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ORIGINAL Civil War Enlistment, 1863 Black Soldier

$1,750.00

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ORIGINAL Civil War Enlistment, 1863

Black Soldier


Also Signed by General Nelson

 

Amazing piece of American and Civil War History !

Highly Scarce Original 1863 Civil War Enlistment for Henry Kingsly (or Kingsley) , a black soldier from Providence, RI.    Note where his name is signed it has notation "His Mark Here" with an X.  Which suggests he could not write his name. 
Incredible condition for its 160 years.  Ink is bold and document print is still surprisingly bold and clear.    The first we have sene in our 40 years collecting.  

NOTE:  The CDV photo image below of Black Civil War soldiers is NOT included but was sold at the same auction we acquired the Enlistment from.  So possibly Henry Kingley is one of the men in the photo, but we have no way of confirming that.    An Amazing piece of History!

* See enlargeable images above and below

Civil War Enlistment of Black Soldier in Union Army. Printed enlistment form accomplished in manuscript, enlisting in Providence, Rhode Island for the Army of the United States on Sept. 6, 1863 for a term of three years. The recruit, Henry Kingsly, is described by the examining surgeon as having black complexion, black hair, and brown eyes. Signed by Kinsgly and the surgeon.   Also Signed as "Recruiter" by Prominent Civil War General Nelson Viall  (See more info below).

Size: 9 ½ x 7 ½”. Old folds and stains.


Nelson Viall:
 
BIRTH    27 Nov 1827
Plainfield, Windham County, Connecticut, USA
DEATH    1 May 1903 (aged 75)
Cranston, Providence County, Rhode Island, USA
BURIAL    
Lakeside-Carpenter Cemetery
East Providence, Providence County, Rhode Island, USA


Civil War Union Army Brevet Brigadier General. A veteran of the Mexican War, he worked as a moulder prior to the outbreak of the Civil War. When that conflict started in April 1861, he enlisted as a 1st Lieutenant in the 1st Rhode Island Detached Militia, a 30-day unit raised and commanded by future Union Major General Ambrose Burnside. After the regiment was mustered out, Nelson Viall received a commission as Captain and commander of Company D in the 2nd Rhode Island Volunteer Infantry. At the First Battle of Bull Run in July 1861 his unit was in the thick of the fighting, losing Colonel John S. Slocum, who was killed in action. When Major Sullivan Ballou was also killed in the fighting, Captain Viall assumed his staff role, and was promoted first to Major, the to Lieutenant Colonel after the battle. At the December 1862 Battle of Fredericksburg, he assumed command of the regiment when previous Colonel Frank Wheaton was advanced to Brigadier General, and recieved a battlefield promotion to Colonel. He served only for a few months, resigning in January 1863. After a period of inaction, he was commissioned as Lieutenant Colonel of the African-American 14th Rhode Island Colored Heavy Artilery, a unit that was eventually designated as the 11th United States Colored Heavy Artillery. He essentially recrited and trained the soldiers of the regiment, having faith in the capacity of African-Americans when others did not. He served with his men in Louisiana in garrison duty around New Orleans, and was mustered out of service in October 1865. He was brevetted Brigadier General, US Volunteers on March 13, 1865 for "faithful services during the war". Upon his return to his native state he was named the Chief of Police for Providence, Rhode Island. He served in this role until 1867, when he was named as Warden of the Rhode Island State Prison. He performed his duties in that office from 1867 until his death in 1903, gaining a reputation of being a strict but fair disciplinarian. He faciliated the incident-free transfer of prisoners from the Prison's old building to new ones in 1878, and kept the prison's ground and landscaping well groomed, with trees, shrubs and other flora planted to honor the men who served under him in the 11th USC Heavy Artillery.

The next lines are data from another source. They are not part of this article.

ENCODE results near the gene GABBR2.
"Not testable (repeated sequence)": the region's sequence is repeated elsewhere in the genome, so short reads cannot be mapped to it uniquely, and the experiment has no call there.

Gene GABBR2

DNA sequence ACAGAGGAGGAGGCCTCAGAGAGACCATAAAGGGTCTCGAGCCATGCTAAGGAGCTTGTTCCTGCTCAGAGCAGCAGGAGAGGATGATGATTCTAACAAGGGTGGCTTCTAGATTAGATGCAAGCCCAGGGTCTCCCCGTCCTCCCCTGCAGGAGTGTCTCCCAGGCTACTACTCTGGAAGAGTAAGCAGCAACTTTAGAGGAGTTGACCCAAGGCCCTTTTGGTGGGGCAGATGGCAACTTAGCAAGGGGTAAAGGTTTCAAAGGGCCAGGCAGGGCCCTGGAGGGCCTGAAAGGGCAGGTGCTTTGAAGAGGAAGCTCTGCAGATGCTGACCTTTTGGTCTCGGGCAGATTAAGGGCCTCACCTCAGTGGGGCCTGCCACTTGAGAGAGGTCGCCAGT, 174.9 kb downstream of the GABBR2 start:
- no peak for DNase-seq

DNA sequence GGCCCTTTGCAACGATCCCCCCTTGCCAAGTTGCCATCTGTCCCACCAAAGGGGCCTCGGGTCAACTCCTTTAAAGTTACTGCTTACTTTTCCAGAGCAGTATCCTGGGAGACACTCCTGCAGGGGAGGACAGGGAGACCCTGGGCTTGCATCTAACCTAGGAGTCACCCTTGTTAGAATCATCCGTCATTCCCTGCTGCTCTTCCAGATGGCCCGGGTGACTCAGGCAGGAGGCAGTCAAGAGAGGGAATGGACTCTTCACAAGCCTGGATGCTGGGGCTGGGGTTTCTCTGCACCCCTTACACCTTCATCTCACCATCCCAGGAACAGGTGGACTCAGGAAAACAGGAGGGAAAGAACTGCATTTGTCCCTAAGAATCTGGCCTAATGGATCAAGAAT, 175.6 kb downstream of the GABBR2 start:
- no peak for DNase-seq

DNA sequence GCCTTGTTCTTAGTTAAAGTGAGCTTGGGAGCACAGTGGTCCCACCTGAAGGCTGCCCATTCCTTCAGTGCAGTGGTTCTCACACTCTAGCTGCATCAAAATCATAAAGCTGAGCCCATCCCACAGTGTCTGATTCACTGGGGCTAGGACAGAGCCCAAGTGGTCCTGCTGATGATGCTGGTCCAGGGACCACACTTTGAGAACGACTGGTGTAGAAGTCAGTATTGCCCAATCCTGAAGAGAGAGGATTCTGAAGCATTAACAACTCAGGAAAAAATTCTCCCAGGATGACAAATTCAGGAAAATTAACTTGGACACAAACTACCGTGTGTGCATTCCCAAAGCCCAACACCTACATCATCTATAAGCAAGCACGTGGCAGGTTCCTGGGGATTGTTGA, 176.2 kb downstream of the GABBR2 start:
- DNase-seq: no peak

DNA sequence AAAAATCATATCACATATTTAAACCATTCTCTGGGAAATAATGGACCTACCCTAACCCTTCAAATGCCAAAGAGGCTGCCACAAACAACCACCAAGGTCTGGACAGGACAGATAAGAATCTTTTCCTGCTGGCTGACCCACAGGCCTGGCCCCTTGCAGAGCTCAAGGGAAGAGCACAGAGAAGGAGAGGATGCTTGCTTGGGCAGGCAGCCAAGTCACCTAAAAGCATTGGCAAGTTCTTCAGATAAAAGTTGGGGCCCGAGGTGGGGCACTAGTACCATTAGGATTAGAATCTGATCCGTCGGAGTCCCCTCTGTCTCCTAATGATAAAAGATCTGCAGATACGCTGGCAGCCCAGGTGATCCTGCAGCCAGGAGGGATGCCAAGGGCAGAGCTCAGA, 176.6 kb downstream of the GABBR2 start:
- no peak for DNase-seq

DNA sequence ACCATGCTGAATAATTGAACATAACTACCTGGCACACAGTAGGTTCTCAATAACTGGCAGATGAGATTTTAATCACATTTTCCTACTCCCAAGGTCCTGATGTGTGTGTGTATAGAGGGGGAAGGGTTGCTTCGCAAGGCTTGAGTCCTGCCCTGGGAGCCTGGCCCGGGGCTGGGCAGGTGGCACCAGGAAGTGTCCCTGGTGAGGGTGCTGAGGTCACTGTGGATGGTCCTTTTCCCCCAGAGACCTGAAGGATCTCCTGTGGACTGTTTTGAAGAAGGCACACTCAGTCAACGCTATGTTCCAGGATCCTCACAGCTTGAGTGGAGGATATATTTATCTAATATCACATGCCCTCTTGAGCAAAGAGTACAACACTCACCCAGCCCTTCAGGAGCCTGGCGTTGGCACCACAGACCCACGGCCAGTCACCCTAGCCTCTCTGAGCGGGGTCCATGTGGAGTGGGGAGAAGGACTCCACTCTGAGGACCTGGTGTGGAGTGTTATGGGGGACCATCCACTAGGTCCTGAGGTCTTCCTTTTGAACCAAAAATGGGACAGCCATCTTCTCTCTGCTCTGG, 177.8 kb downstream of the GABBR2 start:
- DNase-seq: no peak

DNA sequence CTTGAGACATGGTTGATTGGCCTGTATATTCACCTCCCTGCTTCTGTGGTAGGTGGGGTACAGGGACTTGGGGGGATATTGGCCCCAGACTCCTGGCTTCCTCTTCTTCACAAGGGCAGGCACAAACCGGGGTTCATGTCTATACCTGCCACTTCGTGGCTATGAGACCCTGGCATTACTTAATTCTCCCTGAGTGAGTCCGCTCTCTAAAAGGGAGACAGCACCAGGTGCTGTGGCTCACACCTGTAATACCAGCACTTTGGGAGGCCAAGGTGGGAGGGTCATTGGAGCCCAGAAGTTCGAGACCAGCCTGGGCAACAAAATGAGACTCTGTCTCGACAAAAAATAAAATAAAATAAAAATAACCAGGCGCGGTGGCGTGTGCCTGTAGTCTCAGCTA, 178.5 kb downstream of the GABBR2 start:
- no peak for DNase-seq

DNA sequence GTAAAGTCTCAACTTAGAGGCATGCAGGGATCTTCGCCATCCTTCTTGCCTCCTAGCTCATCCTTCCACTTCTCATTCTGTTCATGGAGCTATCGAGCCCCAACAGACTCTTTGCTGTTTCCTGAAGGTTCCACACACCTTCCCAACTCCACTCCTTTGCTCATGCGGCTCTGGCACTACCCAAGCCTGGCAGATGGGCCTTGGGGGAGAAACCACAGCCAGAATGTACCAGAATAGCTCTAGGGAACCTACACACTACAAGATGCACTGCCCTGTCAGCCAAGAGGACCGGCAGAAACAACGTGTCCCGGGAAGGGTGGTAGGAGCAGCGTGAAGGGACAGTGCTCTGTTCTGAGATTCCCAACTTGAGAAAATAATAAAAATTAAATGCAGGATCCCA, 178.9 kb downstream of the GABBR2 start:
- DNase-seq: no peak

NOTE: Photo of Viall NOT Included.  Is just a copy I found online

Note: Cvtreasures stamp Not on original